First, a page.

Shell latest company to confirm that employee and customer data affected by Clop cyber-attack
Leading data breach lawyers say the recent announcement by Shell that employee and customer information has been hacked may lead to claims for compensation by those affected.
On 5 June 2023, British Airways, Boots and BBC all announced that Zellis, their payroll services provider in the UK, had been the victim of a successful cyber-attack, as a result of which the personal data of their staff had been hacked. Responsibility for the cyber-attack was claimed by the notorious Russian ransomware group C10p (Clop). It is reported that they exploited a vulnerability in the MOVEit file transfer software, used by Zellis as well as many other companies.
Over the following days, other organisations, including DHL, Transport for London, Ofcom and Ernst & Young came forward to confirm that they were also affected by the cyber-attack, either through using Zellis as a payroll services provider or through their use of the MOVEit software.
Now more companies have come forward to confirm that they have been affected by the cyber-attack. These include Shell who confirmed that the MOVEit software was used by “a small number of Shell employees and customers” and that they were in touch with those affected. It is not clear what customer or employee personal data has been affected.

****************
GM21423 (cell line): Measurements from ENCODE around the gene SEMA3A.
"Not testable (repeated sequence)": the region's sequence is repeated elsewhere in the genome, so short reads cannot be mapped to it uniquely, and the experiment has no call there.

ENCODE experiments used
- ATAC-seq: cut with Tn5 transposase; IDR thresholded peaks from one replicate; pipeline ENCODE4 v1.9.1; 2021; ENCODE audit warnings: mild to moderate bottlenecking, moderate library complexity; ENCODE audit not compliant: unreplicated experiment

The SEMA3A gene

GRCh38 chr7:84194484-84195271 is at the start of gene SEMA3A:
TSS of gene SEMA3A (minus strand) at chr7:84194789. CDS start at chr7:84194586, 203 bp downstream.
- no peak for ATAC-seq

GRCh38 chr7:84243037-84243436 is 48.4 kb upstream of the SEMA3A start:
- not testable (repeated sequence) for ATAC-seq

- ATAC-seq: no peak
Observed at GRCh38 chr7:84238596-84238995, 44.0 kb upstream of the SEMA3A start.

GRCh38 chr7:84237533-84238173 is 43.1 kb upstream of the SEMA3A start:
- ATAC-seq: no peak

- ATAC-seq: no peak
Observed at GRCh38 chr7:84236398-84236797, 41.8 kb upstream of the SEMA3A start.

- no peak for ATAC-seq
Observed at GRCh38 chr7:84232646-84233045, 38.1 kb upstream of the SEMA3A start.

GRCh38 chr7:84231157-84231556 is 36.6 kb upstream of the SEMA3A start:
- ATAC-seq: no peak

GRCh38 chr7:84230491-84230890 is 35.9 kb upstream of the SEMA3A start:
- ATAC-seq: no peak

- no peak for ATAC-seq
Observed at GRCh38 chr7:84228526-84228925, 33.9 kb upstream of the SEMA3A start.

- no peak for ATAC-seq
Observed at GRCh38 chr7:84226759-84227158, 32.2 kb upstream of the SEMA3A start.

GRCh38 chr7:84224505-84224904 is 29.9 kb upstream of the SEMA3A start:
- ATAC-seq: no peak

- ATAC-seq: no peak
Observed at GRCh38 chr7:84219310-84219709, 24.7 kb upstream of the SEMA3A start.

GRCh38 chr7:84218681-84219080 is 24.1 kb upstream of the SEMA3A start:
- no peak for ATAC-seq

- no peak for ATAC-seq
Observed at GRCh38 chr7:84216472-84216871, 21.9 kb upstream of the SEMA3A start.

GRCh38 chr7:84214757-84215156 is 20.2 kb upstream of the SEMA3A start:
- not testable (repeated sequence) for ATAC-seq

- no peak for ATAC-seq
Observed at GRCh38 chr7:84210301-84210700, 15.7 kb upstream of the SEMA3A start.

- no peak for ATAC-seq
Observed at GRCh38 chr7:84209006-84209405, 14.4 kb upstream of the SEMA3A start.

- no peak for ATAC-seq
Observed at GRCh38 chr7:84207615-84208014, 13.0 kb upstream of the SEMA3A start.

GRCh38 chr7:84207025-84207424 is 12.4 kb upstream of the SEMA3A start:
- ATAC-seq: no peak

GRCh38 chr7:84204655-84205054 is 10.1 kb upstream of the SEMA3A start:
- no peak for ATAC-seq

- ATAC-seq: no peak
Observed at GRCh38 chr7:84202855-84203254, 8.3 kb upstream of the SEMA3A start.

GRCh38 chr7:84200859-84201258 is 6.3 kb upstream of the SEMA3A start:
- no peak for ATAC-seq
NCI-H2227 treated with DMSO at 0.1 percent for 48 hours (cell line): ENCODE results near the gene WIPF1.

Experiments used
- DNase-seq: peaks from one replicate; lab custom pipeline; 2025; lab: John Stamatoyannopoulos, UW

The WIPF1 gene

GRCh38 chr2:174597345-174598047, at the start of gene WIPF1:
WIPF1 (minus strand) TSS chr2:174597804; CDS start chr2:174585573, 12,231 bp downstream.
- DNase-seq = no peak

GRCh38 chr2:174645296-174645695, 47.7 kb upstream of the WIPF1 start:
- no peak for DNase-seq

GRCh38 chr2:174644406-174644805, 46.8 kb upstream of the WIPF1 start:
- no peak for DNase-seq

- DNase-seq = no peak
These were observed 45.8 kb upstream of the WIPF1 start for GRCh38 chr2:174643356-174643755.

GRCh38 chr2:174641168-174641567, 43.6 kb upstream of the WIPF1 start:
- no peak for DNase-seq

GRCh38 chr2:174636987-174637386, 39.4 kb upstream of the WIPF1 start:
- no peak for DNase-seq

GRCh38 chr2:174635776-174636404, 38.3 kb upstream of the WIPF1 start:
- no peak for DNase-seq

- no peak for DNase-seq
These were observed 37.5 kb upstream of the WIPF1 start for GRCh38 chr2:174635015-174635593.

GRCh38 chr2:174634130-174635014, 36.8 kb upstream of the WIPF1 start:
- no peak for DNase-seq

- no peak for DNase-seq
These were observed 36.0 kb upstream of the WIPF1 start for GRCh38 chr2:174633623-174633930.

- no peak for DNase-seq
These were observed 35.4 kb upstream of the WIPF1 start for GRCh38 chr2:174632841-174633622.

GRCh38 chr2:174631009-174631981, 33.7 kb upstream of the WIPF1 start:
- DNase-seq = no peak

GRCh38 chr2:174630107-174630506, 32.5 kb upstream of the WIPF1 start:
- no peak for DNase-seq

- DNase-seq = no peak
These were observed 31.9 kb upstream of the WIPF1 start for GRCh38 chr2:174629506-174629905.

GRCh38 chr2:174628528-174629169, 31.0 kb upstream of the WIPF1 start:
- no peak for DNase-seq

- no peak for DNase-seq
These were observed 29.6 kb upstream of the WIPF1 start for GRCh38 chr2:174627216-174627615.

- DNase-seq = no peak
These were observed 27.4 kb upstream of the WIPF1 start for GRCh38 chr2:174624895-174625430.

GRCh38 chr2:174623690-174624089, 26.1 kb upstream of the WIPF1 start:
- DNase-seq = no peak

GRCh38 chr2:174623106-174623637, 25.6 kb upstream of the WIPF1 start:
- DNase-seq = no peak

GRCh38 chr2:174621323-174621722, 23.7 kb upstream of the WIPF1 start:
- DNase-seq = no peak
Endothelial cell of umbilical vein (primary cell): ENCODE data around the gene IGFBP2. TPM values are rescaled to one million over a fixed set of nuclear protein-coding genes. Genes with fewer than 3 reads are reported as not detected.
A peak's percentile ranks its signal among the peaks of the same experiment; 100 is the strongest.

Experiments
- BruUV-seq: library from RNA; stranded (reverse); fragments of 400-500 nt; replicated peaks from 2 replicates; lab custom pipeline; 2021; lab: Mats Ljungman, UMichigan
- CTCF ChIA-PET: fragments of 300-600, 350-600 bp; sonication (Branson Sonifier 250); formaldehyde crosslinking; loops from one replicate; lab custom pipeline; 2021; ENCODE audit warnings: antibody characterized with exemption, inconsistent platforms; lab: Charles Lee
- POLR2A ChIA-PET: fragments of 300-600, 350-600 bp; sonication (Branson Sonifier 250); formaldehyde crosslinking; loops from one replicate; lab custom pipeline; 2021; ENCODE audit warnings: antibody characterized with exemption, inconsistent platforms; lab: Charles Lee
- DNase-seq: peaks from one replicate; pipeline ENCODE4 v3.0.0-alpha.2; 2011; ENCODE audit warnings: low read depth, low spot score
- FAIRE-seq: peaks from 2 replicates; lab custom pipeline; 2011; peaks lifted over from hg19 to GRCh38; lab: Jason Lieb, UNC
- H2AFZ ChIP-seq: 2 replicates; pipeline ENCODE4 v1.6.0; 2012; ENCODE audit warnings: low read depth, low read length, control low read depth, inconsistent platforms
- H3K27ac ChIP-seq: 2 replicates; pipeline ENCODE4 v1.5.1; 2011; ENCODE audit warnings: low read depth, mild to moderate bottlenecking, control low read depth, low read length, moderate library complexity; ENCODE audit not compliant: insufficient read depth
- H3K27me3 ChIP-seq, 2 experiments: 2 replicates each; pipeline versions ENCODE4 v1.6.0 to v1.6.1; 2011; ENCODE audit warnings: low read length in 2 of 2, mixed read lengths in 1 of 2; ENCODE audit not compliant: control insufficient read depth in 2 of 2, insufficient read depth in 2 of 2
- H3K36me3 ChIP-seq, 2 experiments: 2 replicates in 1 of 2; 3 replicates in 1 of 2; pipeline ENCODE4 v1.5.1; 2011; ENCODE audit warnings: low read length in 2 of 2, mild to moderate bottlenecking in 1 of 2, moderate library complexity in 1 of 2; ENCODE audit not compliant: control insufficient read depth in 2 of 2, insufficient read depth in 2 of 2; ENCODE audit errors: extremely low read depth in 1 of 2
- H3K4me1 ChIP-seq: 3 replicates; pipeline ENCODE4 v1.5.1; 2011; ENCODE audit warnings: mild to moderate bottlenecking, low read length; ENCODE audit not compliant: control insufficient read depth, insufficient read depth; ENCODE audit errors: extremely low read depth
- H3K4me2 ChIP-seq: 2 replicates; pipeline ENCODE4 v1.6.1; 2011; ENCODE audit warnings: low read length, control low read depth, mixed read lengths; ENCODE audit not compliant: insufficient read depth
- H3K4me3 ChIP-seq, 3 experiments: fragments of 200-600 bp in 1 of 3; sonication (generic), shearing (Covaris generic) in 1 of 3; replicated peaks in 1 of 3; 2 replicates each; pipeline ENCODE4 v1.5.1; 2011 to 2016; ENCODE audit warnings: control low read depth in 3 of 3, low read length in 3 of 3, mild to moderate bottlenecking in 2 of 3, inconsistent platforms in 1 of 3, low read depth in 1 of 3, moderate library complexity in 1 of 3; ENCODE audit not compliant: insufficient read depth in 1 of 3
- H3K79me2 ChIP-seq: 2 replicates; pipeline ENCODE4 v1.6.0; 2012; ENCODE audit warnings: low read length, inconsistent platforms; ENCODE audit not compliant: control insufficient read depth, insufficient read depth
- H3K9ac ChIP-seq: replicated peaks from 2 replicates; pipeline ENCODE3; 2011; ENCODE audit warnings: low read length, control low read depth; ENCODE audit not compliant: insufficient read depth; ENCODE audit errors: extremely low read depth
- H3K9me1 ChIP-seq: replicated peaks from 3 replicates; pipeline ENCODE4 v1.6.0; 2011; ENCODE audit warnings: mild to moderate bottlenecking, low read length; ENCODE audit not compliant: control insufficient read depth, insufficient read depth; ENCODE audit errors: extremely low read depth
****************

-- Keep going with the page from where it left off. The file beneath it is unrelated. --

On 6 June 2023, Clop posted a notice on its darknet site stating that they had information on “hundreds of companies” and warning the affected organisations to contact them by 14 June 2023 to agree a ransom payment or they would publish the stolen data. Following the expiry of the deadline, Clop appears to have started posting stolen data. On 16 June 2023, Clop posted a message "SHELL.COM DO NOT WANT TO NEGOTIATE - DATA POSTED !!!" together with links to downloadable files.
Sean Humber, a data breach specialist and partner at Leigh Day, who has successfully acted in a series of claims relating to the unauthorised disclosure of confidential information over the last 20 years, including claims against large multinational companies, stated:
“Sadly, the number of organisations affected by this cyber-attack continues to grow. If it turns out that the security measures in place to protect the data were not adequate, those individuals whose personal data has been affected by these data breaches are likely to be entitled to compensation for the distress caused by the breach as well as any financial losses that they may have suffered.”
Gene Matthews, a partner at Leigh Day, who has successfully acted in a succession of large group claims over the last 20 years, added:
“This is likely to be a deeply worrying time for those who have been affected. It is vital that the full extent of the data breach is clarified without further delay. This means identifying all organisations that have been affected and what employee personal data from these organisations has been accessed.”